We will discuss this syntax more carefully later. Your Turn: Try out the previous statements in the Python interpreter, and experiment with changing the text and changing the length condition. Does it make a difference to your results if you change the variable names, e. Let's return to our task of finding words that characterize a text. Notice that the long words in text4 reflect its national focus — constitutionally , transcontinental — whereas those in text5 reflect its informal content: boooooooooooglyyyyyy and yuuuuuuuuuuuummmmmmmmmmmm.


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  • 1.1 Getting Started with Python!

Have we succeeded in automatically extracting words that typify a text? Well, these very long words are often hapaxes i.

This seems promising since it eliminates frequent short words e. Here are all words from the chat corpus that are longer than seven characters, that occur more than seven times:. At last we have managed to automatically identify the frequently-occurring content-bearing words of the text. It is a modest but important milestone: a tiny piece of code, processing tens of thousands of words, produces some informative output.

1.2 Getting Started with NLTK

A collocation is a sequence of words that occur together unusually often. Thus red wine is a collocation, whereas the wine is not. A characteristic of collocations is that they are resistant to substitution with words that have similar senses; for example, maroon wine sounds definitely odd. To get a handle on collocations, we start off by extracting from a text a list of word pairs, also known as bigrams.

This is easily accomplished with the function bigrams :.

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If you omitted list above, and just typed bigrams [ 'more' , This is Python's way of saying that it is ready to compute a sequence of items, in this case, bigrams. For now, you just need to know to tell Python to convert it into a list, using list.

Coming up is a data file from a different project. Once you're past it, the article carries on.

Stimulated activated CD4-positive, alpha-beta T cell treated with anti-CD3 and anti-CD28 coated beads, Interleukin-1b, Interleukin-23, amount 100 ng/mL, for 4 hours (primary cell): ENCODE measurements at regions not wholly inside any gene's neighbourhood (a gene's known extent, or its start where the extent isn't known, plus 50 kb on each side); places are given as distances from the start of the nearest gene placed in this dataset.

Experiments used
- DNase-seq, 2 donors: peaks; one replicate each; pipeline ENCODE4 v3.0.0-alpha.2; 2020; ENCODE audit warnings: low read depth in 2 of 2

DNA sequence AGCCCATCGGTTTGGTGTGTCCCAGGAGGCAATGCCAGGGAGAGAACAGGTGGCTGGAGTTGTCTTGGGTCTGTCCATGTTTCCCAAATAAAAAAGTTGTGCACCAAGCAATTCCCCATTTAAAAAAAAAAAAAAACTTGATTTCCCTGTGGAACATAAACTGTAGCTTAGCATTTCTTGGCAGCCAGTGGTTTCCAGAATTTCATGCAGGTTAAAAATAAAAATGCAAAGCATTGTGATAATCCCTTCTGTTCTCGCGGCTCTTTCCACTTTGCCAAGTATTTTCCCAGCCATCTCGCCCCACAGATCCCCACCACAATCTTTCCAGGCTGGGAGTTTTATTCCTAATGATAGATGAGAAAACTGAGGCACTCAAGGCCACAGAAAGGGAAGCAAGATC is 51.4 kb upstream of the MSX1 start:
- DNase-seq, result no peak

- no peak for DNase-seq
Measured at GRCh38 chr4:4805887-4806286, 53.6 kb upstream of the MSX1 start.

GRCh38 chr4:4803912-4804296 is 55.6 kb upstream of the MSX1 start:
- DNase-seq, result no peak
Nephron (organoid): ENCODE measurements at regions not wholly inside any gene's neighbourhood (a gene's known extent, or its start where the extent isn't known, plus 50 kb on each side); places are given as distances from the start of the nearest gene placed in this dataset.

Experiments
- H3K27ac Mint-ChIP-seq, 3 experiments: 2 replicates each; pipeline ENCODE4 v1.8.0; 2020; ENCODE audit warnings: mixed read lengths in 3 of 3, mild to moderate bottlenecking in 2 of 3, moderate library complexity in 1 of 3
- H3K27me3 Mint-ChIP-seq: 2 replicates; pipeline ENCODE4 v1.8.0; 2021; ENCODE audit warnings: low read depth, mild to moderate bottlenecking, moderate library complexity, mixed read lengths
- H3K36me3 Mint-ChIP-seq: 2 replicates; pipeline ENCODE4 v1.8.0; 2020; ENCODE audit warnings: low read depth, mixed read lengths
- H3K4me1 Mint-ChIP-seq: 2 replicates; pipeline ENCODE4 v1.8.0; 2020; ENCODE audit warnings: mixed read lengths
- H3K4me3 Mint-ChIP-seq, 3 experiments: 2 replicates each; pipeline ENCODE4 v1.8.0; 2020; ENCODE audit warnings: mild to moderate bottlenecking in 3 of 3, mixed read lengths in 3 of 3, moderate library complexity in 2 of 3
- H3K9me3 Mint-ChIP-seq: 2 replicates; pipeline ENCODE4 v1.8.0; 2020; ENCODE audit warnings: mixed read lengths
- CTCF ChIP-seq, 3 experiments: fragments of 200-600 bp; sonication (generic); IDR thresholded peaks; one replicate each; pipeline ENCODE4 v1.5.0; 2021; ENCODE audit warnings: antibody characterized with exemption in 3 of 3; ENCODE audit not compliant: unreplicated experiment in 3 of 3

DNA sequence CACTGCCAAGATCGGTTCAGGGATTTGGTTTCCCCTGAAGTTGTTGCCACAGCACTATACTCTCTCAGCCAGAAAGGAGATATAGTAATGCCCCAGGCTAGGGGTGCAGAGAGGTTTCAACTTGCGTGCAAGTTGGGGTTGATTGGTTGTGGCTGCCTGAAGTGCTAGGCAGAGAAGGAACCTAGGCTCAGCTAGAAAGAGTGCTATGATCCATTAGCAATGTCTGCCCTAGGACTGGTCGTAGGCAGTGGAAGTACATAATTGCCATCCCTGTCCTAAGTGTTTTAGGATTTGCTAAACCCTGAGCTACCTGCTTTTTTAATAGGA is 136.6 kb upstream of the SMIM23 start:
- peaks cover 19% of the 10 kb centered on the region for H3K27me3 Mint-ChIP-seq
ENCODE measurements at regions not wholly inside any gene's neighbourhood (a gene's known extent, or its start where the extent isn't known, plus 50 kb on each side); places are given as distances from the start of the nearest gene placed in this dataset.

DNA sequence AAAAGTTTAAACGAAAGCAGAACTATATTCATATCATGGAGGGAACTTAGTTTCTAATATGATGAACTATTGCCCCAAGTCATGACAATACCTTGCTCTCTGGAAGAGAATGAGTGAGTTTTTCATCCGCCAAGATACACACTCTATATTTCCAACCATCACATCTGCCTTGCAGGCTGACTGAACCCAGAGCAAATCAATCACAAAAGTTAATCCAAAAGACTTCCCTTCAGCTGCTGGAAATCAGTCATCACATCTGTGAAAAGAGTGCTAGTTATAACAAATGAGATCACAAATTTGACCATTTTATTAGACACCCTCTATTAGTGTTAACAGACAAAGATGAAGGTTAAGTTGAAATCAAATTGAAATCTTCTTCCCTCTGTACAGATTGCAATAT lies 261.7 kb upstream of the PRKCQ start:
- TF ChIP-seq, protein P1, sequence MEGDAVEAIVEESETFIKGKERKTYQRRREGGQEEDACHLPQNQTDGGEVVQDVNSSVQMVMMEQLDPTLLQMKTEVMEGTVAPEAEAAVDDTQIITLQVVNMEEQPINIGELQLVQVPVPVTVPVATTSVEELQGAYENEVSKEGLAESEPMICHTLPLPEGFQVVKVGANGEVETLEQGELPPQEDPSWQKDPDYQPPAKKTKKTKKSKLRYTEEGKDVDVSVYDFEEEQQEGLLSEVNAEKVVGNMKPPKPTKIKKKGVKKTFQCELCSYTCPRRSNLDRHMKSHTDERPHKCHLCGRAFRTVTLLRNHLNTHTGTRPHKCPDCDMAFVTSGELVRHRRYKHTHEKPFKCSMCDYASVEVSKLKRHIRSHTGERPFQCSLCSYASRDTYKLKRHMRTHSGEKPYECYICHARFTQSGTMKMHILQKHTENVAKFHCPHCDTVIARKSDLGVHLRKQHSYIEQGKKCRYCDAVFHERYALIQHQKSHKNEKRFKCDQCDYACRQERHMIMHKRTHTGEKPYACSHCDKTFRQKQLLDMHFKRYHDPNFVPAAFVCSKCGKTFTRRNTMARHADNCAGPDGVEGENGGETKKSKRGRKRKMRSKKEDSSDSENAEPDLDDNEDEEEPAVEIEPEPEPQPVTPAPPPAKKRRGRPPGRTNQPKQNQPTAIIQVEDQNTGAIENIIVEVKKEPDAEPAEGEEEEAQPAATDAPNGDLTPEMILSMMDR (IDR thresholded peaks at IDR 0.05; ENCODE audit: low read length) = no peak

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Frequency of Use and the Organization of Language - Joan Bybee - Google книги

Here we see that the pair of words than-done is a bigram, and we write it in Python as 'than' , 'done'. Now, collocations are essentially just frequent bigrams, except that we want to pay more attention to the cases that involve rare words. In particular, we want to find bigrams that occur more often than we would expect based on the frequency of the individual words. The collocations function does this for us. We will see how it works later. The collocations that emerge are very specific to the genre of the texts.

In order to find red wine as a collocation, we would need to process a much larger body of text. Counting words is useful, but we can count other things too. For example, we can look at the distribution of word lengths in a text, by creating a FreqDist out of a long list of numbers, where each number is the length of the corresponding word in the text:. We start by deriving a list of the lengths of words in text1 , and the FreqDist then counts the number of times each of these occurs.

The result is a distribution containing a quarter of a million items, each of which is a number corresponding to a word token in the text. But there are at most only 20 distinct items being counted, the numbers 1 through 20, because there are only 20 different word lengths. One might wonder how frequent the different lengths of word are e. We can do this as follows:.

Numéros en texte intégral

Although we will not pursue it here, further analysis of word length might help us understand differences between authors, genres, or languages. Table 3. Our discussion of frequency distributions has introduced some important Python concepts, and we will look at them systematically in 4. So far, our little programs have had some interesting qualities: the ability to work with language, and the potential to save human effort through automation. A key feature of programming is the ability of machines to make decisions on our behalf, executing instructions when certain conditions are met, or repeatedly looping through text data until some condition is satisfied.

This feature is known as control , and is the focus of this section. The full set of these relational operators is shown in 4. We can use these to select different words from a sentence of news text. Here are some examples — only the operator is changed from one line to the next.

Vocabulary Goal Setting and How to Select Word Size

They all use sent7 , the first sentence from text7 Wall Street Journal. As before, if you get an error saying that sent7 is undefined, you need to first type: from nltk. There is a common pattern to all of these examples: [w for w in text if condition ] , where condition is a Python "test" that yields either true or false. In the cases shown in the previous code example, the condition is always a numerical comparison.